As the legal profession gets more competitive for young attorneys and practices get more portable, the state’s legal community is weighing market demands with providing a bar exam that is fair to minorities.
The decision on whether to adopt more of the Uniform Bar Examination ultimately will be made by the Court of the Appeals. But a court-appointed advisory committee heard public testimony last week where attorneys representing a wide range of professional groups weighed on the proposal.
Among those in favor of adopting the UBE was Chris Jennison, a federal government lawyer and former board member of the American Bar Association’s Law Student Division. Jennison led a team that helped pass a resolution last year by the ABA House of Delegates urging all states to endorse the adoption of the UBE.
“I am a big believer in providing law students and recent law graduates with the ability to be successful in their first few years of practice through a common licensing scheme,” he said.
While the deans of both in-state law schools are on the committee, their counterparts at neighboring law schools backed the UBE.
“It should adopted nationwide, including in the state of Maryland as soon as possible,” said Renee DeVigne, dean of student academic development at the George Washington University Law School.
For former U.S. Sen. Joseph Tydings said adopting the UBE is vital to the legal profession.
“I’m concerned with our profession which is vital to the existence of our democracy,” he said. “Without attracting the best and keeping them at the University of Baltimore, University of Maryland and George Washington University, our democracy is weaker. The UBE seems to be so important to strengthening the bar, our law schools and democracy.”
While majority of the testimony leaned in favor of adopting the UBE, the Women’s Bar Association of Maryland and the Monumental City Bar Association raised concerns about the test’s impact on minorities, its lack of a professional responsibility essay section and its cost.
The Women’s Bar Association outlined four concerns: how the UBE is weighed compared to the current Maryland bar exam and its impact on minorities and overall passage rate; the cost of the UBE; implications of adding a Maryland-specific section to the UBE; and the lack of a professional responsibility essay section in the UBE.
“We think there are a lot of unanswered questions,” said Hope Tipton, a Baltimore City Circuit Court magistrate and vice president of the Women’s Bar Association.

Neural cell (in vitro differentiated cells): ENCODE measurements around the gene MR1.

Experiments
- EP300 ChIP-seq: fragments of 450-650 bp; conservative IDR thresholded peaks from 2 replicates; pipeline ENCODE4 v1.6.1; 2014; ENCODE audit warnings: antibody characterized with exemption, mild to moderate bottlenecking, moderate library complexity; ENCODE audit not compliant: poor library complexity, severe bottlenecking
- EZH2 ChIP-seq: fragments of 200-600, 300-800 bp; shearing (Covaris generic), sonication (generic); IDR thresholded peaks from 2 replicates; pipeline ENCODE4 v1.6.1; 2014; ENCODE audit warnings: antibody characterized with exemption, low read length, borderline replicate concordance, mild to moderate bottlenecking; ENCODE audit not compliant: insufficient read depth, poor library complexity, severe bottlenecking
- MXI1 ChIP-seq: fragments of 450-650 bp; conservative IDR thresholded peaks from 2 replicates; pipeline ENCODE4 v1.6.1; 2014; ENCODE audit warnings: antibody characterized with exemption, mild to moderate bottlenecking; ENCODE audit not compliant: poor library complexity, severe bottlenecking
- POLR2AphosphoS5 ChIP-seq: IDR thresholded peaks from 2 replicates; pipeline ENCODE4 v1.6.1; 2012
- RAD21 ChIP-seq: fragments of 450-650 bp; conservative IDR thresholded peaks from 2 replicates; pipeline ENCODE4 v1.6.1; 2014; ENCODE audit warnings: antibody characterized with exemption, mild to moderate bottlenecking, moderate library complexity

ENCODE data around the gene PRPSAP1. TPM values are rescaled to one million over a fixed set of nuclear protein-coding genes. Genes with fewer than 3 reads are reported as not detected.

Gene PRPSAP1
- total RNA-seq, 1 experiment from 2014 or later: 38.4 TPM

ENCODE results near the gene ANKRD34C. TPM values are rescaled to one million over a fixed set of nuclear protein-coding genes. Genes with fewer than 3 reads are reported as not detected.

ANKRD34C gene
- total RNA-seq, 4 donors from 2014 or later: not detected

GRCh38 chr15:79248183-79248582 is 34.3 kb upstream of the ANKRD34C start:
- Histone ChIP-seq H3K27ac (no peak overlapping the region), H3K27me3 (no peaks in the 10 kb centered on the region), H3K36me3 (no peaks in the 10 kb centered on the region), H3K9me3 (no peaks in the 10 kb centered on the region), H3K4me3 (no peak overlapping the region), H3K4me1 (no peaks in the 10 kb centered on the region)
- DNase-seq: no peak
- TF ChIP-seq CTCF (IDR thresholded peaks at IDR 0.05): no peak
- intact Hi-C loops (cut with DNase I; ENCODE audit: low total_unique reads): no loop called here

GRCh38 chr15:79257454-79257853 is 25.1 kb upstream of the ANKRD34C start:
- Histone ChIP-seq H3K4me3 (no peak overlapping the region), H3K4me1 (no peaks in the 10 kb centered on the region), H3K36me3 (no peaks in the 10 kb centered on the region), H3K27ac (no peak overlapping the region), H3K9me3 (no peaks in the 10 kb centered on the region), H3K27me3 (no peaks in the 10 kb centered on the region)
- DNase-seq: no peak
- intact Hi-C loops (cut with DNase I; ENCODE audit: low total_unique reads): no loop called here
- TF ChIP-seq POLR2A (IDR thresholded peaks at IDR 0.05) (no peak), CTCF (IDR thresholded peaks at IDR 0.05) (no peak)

Many speakers at the hearing, as well those who submitted written testimony, raised the possibility of offering a Maryland-specific exam. Current test-takers in Maryland take a one-day, multiple choice exam, the Multistate Bar Examination, that is part of the UBE. The Court of Appeals is considering whether to adopt additional components of the UBE to either replace or supplement the traditional Maryland essay exam that is part of the state’s bar test.
The UBE is coordinated by the National Conference of Bar Examiners and is administered, graded and scored by the individual jurisdictions that have adopted the exam. Those who take the UBE can transfer their scores to any participating jurisdiction during a three-year period to seek admission. Currently, 26 states and D.C. have adopted the UBE in its entirety.
“In 1972, many thought it was not wise to create a standard multistate bar exam,” said University of Baltimore School of Law Professor Byron L. Warnken in written testimony. “Nonetheless it went forward and is now nearly a half-century old and operating smoothly. There is a national trend toward standardization, which we support.”
The Maryland State Bar Association has not taken a position on the UBE but individual sections presented both oral and written testimony. MSBA’s Young Lawyers Section was split: Its “older young” lawyers were opposed to adopting the UBE, while its “newer young” lawyers were in favor.
The “older young” lawyers argue “Maryland is too small,” section chairwoman E. Regine Francois wrote in her testimony. “The UBE would bring in too much competition from other states and would decrease the number of available attorney positions.”
The “newer young” lawyers, by contrast, argue adopting the UBE would help lower costs associated with the license procedure and the “transient culture of millennials,” Francois wrote.
The MSBA’s Legal Education and Admission to the Bar Section of the MSBA is in favor of the UBE.
“It will significantly enhance opportunities for law students in search of employment,” said Irnande Altema, the section’s chairwoman.
In a survey of the MSBA’s Litigation Section, 66 percent of respondents were in support of adopting the UBE. But only six percent of the section’s 15,000 attorneys responded to the survey, said Tracy L. Steedman, a member of Adelberg Rudow in Baltimore, who presented the results at the hearing.
The advisory committee, consisting of judges, attorneys and members of the State Board of Law Examiners, is chaired by Court of Appeals Judge Sally D. Adkins and will submit its recommendation to the high court by July.
“We gained insight,” Adkins said of Thursday’s hearing. “The breadth of our information is greater.”